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The way employees function in the workplace will change due to a movement towards the Fourth Industrial Revolution in Costa Rica.
The environment in which society currently finds itself is characterized by an accelerated process of technological innovation. This will alter how we live, work, and relate to others. Individuals and country’s that do not adapt to these changes will be left behind. Will the Fourth Industrial Revolution in Costa Rica be a threat or an opportunity?
The term the “Fourth Industrial Revolution” was coined by the German economist Klaus Schwab in 2016. It is distinguished from previous ones by its fusion of technologies and their interaction with the physical, digital, and biological domains.
Against this background of the Fourth Industrial Revolution in Costa Rica, the country can emerge as the leading nation in the region regarding its use of technology. This development can be seen as a mechanism to promote growth and reduce the country’s unemployment rate.
That being said, the International Labor Organization attests that the automation that will take place during the Fourth Industrial Revolution in Costa Rica is unlikely to destroy entire occupations. However, the organization anticipates that future technological advances will change the type and number of tasks being performed in most jobs. This means that if citizens possess the skills that businesses will demand in future employment, the Fourth Industrial Revolution in Costa Rica should be perceived as an opportunity and not as a danger.
The Fourth Industrial Revolution in Costa Rica requires a coordinated response
It is worth asking who should facilitate citizens’ acquisition of these skills. Three principal parties should be involved. They are:
1) The State should actively promote a favorable environment for attracting investment and future skills. This is especially important for the population with fewer resources. If this segment of society is not prepared, it will only be those with more that will benefit from the Fourth Industrial Revolution in Costa Rica. As a result, existing inequalities within the country would be perpetuated and exacerbated.
2) Private companies will benefit from the Fourth Industrial Revolution in Costa Rica only if they upgrade the skill sets of their workers.
3) The individual must find ways to train and acquire these skills as a tool to achieve well-being for themselves and their families.
An example of the importance of the State’s participation in this transition is embodied by the “New Skills Agenda for Europe” initiative, which consists of a strategy developed by the European Commission in 2016 to prepare the region for the changes caused by the dawning of the Fourth Industrial Revolution.
Among other topics contemplated in the European document, the following points could be highlighted (which also apply to the case of the Fourth Industrial Revolution in Costa Rica):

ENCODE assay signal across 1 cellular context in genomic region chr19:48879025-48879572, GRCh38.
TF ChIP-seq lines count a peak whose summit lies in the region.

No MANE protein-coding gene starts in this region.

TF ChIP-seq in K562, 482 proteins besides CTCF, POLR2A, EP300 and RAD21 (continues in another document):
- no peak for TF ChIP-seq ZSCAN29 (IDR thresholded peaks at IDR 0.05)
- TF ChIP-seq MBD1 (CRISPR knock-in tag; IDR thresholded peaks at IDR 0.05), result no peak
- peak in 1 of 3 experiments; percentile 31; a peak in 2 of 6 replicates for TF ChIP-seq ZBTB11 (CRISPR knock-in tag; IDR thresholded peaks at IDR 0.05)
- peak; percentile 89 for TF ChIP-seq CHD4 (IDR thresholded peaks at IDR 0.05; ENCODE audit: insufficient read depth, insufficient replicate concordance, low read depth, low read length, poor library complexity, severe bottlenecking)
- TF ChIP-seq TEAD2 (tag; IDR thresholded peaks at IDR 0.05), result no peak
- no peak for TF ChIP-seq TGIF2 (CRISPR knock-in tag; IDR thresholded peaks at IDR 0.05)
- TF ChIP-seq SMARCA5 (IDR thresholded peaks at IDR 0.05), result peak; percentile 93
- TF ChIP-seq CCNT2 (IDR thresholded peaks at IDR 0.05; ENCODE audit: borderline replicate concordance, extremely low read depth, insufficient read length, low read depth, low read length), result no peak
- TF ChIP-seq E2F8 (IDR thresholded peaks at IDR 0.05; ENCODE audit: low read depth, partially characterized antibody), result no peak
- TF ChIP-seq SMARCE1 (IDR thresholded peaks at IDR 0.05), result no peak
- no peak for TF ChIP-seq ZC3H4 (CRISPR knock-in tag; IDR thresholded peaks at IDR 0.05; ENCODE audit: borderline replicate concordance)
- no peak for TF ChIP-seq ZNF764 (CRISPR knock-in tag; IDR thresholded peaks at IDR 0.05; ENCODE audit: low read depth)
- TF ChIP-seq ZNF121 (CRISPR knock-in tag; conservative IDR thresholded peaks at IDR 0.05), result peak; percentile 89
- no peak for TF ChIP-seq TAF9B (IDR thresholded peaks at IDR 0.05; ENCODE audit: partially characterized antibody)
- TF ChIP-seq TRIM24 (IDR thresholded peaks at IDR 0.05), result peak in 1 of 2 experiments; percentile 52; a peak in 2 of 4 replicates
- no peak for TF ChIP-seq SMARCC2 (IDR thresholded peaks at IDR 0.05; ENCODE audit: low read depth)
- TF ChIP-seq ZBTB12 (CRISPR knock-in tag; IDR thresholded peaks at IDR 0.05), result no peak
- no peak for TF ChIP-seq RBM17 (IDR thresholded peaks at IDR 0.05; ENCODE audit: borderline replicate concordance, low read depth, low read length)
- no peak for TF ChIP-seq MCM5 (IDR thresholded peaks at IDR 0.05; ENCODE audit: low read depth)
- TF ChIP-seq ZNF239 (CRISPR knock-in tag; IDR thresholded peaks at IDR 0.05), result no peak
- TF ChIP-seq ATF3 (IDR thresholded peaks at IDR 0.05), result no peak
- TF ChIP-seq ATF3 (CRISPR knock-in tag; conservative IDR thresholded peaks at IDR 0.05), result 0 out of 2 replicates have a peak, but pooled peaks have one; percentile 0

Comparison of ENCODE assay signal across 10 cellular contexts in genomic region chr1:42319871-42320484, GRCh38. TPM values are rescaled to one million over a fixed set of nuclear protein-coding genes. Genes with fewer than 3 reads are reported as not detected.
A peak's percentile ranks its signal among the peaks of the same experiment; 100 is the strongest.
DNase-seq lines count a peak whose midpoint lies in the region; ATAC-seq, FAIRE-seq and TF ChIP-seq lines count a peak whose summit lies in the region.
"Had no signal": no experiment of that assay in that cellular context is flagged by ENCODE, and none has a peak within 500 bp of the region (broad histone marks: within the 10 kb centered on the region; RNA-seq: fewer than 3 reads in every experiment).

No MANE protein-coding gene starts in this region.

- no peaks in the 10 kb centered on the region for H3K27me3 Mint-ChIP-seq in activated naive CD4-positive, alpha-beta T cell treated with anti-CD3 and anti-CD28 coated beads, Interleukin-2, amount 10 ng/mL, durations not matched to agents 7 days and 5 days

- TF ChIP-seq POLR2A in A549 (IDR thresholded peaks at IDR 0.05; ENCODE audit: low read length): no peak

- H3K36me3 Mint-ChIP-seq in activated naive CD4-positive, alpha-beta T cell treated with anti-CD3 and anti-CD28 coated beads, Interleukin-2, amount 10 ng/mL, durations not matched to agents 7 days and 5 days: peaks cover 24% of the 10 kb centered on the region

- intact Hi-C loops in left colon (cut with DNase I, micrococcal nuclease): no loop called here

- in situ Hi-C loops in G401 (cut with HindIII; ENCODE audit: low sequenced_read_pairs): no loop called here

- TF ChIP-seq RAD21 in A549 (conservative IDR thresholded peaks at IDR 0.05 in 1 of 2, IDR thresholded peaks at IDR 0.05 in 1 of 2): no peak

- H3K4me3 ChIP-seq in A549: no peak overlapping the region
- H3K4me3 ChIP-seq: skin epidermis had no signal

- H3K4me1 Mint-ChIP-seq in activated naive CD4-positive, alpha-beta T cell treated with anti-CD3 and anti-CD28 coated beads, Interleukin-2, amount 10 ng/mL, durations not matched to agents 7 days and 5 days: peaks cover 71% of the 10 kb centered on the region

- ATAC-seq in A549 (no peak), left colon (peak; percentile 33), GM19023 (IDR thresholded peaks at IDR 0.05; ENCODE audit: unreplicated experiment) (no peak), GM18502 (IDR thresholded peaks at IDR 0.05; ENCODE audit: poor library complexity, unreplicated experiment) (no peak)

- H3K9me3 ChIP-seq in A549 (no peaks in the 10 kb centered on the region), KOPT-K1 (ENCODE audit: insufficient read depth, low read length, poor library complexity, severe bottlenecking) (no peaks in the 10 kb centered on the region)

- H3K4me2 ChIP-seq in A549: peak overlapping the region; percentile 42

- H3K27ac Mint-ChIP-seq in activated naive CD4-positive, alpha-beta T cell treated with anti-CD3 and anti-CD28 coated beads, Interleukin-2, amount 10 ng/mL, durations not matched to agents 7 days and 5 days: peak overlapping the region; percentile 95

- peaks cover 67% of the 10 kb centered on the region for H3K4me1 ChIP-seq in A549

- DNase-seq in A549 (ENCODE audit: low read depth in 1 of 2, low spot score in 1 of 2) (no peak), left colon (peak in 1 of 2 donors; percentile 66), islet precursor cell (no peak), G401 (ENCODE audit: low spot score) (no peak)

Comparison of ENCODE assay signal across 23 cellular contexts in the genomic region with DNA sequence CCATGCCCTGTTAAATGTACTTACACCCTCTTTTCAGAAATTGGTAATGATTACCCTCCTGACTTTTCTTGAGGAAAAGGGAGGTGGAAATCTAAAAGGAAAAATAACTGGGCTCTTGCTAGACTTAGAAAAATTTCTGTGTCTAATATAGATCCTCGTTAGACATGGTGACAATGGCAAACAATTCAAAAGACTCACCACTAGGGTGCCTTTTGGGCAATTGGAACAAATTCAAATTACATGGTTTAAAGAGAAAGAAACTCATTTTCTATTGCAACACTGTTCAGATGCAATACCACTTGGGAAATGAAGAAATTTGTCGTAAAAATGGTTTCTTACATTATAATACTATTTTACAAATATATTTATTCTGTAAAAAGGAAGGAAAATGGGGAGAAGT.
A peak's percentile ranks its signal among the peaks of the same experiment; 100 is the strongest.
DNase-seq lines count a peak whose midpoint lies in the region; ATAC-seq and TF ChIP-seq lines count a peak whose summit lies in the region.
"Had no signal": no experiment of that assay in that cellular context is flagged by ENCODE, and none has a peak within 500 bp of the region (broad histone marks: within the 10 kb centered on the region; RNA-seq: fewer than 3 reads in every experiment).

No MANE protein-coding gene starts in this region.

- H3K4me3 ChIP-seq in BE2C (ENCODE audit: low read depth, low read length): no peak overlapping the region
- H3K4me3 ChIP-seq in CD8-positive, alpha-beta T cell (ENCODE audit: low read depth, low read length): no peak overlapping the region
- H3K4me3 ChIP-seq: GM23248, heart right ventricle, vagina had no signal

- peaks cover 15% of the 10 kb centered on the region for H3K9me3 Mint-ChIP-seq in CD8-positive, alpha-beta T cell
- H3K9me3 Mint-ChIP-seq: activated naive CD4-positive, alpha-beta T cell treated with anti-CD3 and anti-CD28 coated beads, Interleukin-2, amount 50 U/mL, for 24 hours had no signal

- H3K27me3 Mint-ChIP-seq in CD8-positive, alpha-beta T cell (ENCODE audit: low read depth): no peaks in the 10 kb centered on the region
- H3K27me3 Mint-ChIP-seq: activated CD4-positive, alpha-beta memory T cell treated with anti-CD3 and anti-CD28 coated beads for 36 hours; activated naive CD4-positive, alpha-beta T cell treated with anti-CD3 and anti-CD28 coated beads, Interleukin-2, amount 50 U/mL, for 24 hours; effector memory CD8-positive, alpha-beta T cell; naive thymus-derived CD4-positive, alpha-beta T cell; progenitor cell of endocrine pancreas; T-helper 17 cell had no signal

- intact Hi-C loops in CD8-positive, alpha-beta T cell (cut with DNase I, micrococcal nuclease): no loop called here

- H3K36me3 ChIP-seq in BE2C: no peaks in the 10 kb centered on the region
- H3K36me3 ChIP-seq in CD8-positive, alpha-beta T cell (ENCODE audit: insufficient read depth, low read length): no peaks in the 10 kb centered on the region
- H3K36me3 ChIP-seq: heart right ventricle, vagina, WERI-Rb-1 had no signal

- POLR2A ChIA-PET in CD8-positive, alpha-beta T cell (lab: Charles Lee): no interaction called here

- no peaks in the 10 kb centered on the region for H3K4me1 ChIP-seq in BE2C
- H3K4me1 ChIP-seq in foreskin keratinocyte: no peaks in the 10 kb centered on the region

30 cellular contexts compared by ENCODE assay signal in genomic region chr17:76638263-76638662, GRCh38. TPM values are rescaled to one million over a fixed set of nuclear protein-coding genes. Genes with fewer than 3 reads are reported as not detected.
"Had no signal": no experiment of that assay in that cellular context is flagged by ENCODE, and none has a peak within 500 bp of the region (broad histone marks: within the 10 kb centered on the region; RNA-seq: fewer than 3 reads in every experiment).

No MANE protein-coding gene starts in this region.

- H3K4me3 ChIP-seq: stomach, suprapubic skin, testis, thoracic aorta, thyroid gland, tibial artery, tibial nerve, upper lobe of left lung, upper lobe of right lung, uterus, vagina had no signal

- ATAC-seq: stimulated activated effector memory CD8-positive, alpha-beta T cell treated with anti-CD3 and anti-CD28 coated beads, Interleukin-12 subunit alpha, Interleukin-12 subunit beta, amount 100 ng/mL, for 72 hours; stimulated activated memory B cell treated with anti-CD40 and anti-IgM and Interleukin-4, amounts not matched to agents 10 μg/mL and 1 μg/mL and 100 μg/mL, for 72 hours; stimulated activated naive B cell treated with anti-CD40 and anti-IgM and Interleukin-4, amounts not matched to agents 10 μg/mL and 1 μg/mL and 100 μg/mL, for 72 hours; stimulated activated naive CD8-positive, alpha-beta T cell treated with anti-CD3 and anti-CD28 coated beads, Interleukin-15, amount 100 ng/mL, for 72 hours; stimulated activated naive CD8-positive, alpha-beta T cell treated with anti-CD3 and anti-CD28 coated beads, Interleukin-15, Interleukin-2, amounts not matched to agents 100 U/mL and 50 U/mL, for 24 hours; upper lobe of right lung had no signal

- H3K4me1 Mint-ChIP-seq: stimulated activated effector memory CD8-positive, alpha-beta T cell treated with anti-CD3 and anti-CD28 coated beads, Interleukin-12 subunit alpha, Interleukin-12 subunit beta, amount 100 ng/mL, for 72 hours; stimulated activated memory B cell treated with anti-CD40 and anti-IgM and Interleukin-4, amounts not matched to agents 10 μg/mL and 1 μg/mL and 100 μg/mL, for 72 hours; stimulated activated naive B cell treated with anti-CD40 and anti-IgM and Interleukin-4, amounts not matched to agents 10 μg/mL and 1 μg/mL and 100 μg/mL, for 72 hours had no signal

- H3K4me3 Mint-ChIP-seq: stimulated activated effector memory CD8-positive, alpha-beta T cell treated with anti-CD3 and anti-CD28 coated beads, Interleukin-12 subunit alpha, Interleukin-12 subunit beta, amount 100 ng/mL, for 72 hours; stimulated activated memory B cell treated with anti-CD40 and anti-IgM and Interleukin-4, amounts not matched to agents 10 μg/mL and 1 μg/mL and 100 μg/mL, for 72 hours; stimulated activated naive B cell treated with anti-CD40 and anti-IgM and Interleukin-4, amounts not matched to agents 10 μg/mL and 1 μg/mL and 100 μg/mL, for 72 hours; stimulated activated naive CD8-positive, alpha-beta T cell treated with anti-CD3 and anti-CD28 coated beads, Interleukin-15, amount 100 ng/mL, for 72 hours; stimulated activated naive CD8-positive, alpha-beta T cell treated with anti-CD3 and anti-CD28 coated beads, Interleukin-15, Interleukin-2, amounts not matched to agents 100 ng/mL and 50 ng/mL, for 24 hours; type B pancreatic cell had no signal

1) Make education and vocational training the first option, strengthen technical education, and promote teaching the “careers of the future.”
2) Reinforce basic skills; not too many years ago, it was enough to know how to read and write to get a job. However, over the years, this has become no longer enough. For example, companies required mastery of the English language. Therefore, it is essential to acquire technological skills to complement the previously mentioned basic ones.
3) Promulgate the necessary information for students to determine which careers to study and which ones to forego.
Costa Rica has formulated its own strategy
Just as the European region did, Costa Rica also drew up a plan in 2018 called “Digital Transformation Strategy towards Costa Rica’s Bicentennial 4.0.” This document aims to guide the country’s citizenry to benefit from the Fourth Industrial Revolution and future knowledge-based economies.
The strategy that is outlined in the plan is based on six fundamental pillars on which an “innovative society” is based. These include the following:
1) Strengthening of the institutional framework of the national innovation ecosystem.
2) Strengthening of the digital skills and abilities of Costa Rican society.
3) Developing skills for the jobs and companies of the future.
Particular emphasis is placed on the final pillar because it is the one that promotes an improvement in the quality of human capital. Companies seeking to participate in the Fourth Industrial Revolution in Costa Rica will find that this is a factor that measurably differentiates the country from its neighbors within the region.
In conclusion, acquiring new technological tools that characterize the Fourth Industrial Revolution in Costa Rica is necessary for the economic success of new generations and individuals already participating in the country’s well-educated labor market. In the development of this process, the role of the State is fundamental. However, private employers and individuals will also have to be proactive in using new technologies and facilitating the acquisition of new skill sets.
Finally, it should be emphasized that policymakers must closely follow the Digital Transformation Strategy and ensure its execution so that individuals and the national economy benefit from the Fourth Industrial Revolution in Costa Rica.
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